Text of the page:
Devil DoorPartsI also had to punt on having a tiny flame theme around the incense holder because there simply wasn’t enough room, so I switched to a simple ring.  The copper pan that the incense sits in was cut from a 1/2″ copper tube cap.  I used these both for the incense cup and the candle holder.

I chucked a piece of 1/2″ copper pipe in the lathe and used that to hold the end caps so I could cut them off at two different depths with a parting tool.  The only annoyance was that removing the remaining ring of metal from the 1/2″ was hard to do.   The parting operation squeezed the copper rings so they were hanging onto that pipe for dear life, and I had to pry them loose with a giant flat-head screwdriver and a lot of elbow grease.  Good thing I only had to  do that twelve times.

Devil Door In PositionOnce the feet were on and the door was done, the only thing left to glue on the devil was the head of the pitchfork.  I always glued that on last because it’s cut from thin sheet, and there’s no way to orient the grain of the wood to make them strong along their whole length, so they’re quite fragile between the tines where the grain cuts directly across those narrow sections.

Angel Going TogetherThe angels were comparatively simple to assemble. I carefully positioned them on the maple board so the maple’s figure would form the folds of her skirt and sleeves.  I used different wood for her face, neck, and hands.  I used a layering effect with  the hair to try and keep her head from looking too much like 2D extrusion.  I was going to try layering the area with her ear back one layer to make it even more 3D, but that would have required some more hair fragments, and a bit of iterating on the laser to get the ear size just right. Eventually I punted on that plan. So her head is a bit more of an extrusion than I would have liked.  Oh, well.

Angel Wing Mount ClampI did have to have a slightly tricky clamping rig to glue on the top wing mounting bracket.  I used a laser-cut scrap to match the shape of the bracket and make the clamping possible. Then I used some clothes pins to keep the scrap aligned while I tightened up the other clamps.

The only materials disaster I had with the angels was that the 1/8″ plywood I used to make the wing spars was defective, and some of the spars had their topmost layer of wood just fall off. I had to re-cut a bunch of them.  I’d never had that happen before.  I used clothes pins to provide even clamping force when gluing the spar to the feather veneer.

Wing Parts Test Assebly   Wing With Clothes Pins

Glued Angel WingI had originally thought about using white paper angel wing feathers and black paper wing membranes for the devils, but when I was shopping for the figured maple board I used for the angels, I found some lovely dark figured veneer.  I realized it would look SO much better than black paper on the devil.  I already had the veneer I needed for the  angels, so after I’d sprung for the devil veneer, I switched the angel over and never looked back.  I’m glad I did.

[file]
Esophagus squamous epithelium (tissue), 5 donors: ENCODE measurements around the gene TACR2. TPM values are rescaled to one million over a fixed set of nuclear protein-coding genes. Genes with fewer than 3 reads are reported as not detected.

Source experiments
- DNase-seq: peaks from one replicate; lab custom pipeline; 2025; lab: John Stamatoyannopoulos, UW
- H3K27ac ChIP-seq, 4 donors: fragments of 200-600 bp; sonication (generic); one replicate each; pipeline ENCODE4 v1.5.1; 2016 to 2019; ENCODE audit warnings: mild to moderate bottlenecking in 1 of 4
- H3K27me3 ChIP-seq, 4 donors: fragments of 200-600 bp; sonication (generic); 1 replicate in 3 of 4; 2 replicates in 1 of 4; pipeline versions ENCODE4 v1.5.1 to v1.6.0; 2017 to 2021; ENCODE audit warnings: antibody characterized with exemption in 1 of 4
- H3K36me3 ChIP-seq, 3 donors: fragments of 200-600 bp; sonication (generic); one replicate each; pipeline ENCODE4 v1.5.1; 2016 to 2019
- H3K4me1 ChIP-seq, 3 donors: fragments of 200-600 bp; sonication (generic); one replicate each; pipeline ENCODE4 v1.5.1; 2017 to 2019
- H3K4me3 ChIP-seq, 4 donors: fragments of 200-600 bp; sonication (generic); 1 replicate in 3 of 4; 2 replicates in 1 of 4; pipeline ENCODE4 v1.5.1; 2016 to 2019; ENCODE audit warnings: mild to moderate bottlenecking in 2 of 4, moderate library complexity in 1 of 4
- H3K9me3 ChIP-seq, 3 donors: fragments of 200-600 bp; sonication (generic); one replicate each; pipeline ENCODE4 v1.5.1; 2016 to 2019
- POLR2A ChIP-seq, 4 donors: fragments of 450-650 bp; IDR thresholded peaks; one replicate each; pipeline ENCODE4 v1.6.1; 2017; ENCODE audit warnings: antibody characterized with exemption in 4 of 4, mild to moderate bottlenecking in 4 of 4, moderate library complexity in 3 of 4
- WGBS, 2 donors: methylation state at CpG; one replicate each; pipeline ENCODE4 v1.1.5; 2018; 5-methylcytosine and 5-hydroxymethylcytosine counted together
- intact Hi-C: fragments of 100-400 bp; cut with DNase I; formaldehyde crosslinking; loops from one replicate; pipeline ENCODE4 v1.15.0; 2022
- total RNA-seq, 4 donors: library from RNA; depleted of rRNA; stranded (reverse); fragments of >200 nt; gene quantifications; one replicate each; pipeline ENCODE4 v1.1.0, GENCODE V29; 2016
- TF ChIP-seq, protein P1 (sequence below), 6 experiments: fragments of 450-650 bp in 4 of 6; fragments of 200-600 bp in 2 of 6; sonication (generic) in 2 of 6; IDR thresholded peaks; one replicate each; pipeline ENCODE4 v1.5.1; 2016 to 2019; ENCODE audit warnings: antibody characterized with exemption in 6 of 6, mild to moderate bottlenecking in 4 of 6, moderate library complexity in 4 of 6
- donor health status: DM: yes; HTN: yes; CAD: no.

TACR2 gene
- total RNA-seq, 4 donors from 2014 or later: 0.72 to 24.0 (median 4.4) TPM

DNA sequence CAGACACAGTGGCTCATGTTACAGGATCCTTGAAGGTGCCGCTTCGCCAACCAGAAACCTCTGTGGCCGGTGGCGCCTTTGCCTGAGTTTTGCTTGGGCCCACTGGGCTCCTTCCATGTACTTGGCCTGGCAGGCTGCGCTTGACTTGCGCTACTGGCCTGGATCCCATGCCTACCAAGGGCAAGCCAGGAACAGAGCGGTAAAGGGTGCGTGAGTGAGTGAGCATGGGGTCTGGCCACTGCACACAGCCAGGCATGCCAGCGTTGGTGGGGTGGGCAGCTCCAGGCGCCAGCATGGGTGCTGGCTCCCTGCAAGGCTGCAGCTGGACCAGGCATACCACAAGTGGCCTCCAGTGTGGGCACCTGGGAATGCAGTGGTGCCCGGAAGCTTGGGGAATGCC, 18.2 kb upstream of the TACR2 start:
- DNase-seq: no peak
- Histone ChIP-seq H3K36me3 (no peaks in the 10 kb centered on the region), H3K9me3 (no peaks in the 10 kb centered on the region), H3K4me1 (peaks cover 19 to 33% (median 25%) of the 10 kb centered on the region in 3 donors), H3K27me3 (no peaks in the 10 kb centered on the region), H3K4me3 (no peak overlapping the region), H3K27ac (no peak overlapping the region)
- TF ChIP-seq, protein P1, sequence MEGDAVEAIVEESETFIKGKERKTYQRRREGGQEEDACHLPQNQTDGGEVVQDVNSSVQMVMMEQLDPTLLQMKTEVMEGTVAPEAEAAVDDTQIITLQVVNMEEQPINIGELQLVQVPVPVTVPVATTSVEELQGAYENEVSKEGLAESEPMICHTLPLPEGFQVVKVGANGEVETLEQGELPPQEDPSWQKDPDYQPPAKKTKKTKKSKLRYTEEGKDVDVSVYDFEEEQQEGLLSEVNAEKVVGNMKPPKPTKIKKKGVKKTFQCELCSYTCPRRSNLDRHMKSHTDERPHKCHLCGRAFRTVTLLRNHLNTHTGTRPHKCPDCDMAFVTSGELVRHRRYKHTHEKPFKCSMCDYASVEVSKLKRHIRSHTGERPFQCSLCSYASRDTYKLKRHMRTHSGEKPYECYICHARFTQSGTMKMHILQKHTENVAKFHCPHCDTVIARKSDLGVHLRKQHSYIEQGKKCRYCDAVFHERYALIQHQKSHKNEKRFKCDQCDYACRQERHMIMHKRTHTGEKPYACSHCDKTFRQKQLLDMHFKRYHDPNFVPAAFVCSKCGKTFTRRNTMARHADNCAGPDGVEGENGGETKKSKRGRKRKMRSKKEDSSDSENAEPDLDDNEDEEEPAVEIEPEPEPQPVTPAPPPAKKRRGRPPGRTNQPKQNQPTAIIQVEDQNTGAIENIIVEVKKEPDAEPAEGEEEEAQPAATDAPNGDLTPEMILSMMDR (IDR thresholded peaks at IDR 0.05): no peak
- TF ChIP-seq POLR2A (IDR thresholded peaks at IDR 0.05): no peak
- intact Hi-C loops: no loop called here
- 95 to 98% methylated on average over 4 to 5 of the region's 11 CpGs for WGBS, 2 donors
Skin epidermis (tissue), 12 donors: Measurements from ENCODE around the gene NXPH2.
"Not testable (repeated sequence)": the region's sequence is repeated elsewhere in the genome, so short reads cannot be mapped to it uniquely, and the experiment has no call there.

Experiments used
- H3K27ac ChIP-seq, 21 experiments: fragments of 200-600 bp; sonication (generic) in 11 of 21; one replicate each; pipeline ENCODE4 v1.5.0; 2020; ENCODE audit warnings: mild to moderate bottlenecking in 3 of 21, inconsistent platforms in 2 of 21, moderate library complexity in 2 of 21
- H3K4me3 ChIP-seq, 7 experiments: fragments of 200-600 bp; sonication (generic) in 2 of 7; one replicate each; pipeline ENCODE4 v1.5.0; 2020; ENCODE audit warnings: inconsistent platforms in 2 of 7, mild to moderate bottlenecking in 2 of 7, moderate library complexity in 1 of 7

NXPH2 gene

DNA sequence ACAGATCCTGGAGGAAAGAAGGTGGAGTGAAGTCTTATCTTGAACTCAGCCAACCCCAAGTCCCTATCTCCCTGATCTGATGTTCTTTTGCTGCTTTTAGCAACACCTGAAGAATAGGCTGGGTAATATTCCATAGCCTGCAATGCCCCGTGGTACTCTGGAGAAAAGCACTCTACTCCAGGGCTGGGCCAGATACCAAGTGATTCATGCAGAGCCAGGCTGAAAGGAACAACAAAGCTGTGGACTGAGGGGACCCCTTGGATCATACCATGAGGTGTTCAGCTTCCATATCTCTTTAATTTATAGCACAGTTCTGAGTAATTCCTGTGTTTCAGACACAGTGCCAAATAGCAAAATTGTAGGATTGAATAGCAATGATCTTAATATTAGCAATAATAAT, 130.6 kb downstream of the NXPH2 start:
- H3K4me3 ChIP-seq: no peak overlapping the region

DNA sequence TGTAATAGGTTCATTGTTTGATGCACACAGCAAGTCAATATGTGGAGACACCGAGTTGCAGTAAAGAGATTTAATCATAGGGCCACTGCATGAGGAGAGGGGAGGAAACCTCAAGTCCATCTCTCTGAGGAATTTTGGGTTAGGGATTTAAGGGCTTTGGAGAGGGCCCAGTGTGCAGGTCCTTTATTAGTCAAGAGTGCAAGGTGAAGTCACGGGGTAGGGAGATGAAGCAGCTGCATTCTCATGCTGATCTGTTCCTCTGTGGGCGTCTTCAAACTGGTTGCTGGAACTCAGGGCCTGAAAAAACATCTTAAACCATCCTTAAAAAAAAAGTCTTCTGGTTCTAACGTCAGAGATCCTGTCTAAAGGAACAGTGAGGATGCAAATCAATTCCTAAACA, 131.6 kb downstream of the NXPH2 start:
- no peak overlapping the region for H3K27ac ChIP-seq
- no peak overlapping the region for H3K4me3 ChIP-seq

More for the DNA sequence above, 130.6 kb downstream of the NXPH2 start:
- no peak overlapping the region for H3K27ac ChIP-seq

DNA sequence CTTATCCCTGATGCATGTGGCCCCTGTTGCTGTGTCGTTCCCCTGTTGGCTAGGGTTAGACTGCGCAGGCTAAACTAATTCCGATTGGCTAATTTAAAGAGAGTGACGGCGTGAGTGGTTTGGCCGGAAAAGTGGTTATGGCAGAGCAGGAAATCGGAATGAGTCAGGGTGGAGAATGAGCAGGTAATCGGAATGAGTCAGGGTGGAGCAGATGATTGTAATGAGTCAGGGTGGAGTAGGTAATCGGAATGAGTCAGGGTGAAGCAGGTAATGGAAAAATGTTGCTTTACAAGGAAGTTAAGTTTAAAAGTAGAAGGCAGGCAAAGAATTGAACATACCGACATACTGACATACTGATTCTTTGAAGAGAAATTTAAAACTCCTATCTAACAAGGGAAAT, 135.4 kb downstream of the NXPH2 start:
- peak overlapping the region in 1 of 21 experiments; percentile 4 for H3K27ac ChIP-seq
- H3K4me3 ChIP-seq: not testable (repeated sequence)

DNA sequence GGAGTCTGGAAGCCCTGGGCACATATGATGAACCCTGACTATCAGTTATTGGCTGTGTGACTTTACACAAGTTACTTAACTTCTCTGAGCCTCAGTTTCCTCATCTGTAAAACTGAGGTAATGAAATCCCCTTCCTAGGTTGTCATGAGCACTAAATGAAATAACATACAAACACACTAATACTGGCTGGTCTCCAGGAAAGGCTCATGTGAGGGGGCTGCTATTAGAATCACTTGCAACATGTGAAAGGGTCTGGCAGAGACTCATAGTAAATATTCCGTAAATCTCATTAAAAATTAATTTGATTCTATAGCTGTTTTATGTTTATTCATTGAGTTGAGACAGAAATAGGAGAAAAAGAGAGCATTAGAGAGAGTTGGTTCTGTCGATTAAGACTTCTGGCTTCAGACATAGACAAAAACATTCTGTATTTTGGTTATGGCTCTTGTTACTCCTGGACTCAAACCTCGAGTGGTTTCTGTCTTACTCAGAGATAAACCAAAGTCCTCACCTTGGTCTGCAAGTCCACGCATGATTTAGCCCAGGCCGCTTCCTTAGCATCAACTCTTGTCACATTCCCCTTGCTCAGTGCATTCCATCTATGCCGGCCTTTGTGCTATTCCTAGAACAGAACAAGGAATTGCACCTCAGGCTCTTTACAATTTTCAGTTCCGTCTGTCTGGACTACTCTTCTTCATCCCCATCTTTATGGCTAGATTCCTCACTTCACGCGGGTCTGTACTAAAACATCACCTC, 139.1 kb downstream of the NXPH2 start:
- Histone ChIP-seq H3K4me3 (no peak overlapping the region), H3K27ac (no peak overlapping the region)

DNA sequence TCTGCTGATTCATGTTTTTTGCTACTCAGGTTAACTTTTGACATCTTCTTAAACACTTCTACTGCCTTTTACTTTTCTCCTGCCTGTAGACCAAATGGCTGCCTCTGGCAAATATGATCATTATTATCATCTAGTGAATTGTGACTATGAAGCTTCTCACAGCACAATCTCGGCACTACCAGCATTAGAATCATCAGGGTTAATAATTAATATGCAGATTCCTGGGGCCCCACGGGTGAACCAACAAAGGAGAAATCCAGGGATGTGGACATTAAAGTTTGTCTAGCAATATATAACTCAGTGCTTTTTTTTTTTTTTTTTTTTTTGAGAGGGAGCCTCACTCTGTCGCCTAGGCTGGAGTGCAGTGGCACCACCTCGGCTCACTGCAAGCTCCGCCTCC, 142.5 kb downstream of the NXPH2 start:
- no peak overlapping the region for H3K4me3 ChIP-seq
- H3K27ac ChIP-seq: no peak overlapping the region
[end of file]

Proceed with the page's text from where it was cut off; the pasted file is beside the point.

One Winged AngelI did end up having to sand a slight bevel onto the very bottom point of the wings to keep them from clonking into the angels bustle, but other than that they were really easy to put together.  The wings are glued to the top bracket, but they are just slid into the bottom bracket.  That keeps them from getting pried off by differential wood expansion of the body and wings.

The only serious annoyance I had with the angels were their faces. A face is so important, and I’d really sweated the design. I ended up trying to keep it super simple. Just a few lines.  However, as I was assembling the angels, I realized that from a lot of angles the laser-etched faces were very hard to see.

Angel With Halo On Graphite Bleed face.Faceless angels are a bit creepy, so I knew I had to do something. For the first two, I used black acrylic and a fine paint brush to darken the lines after the clear coat had been applied.  That was a pretty ticklish operation to do on otherwise finished pieces. It was no fun at all. After that, I simply highlighted the face details with a mechanical pencil. That was nice and easy, but when I used a brushed on clear coat the graphite ran and gave their expressions a somewhat haunted look. I spray coated the last two angels, and their faces came out the best. Nice clear details from any angle.

Angel Face DownOne of the design details I’m proud of is that I wanted a little cleavage V in the front aligned with her hands, but I knew that would look weird on the back. So I positioned the wing mounting bracket so it neatly trims that off, making it look more like a normal dress back.

I wanted to make halos for the angels.  I went wandering through the hardware store to see what kind of rings or loops I could find.  I purchased a few different kinds, but eventually settled on some straight knurled brass lock nuts.  As the giant monolith of Christmas rolled inexorably toward me across my calendar, I decided to punt on the halos.  No one would miss them.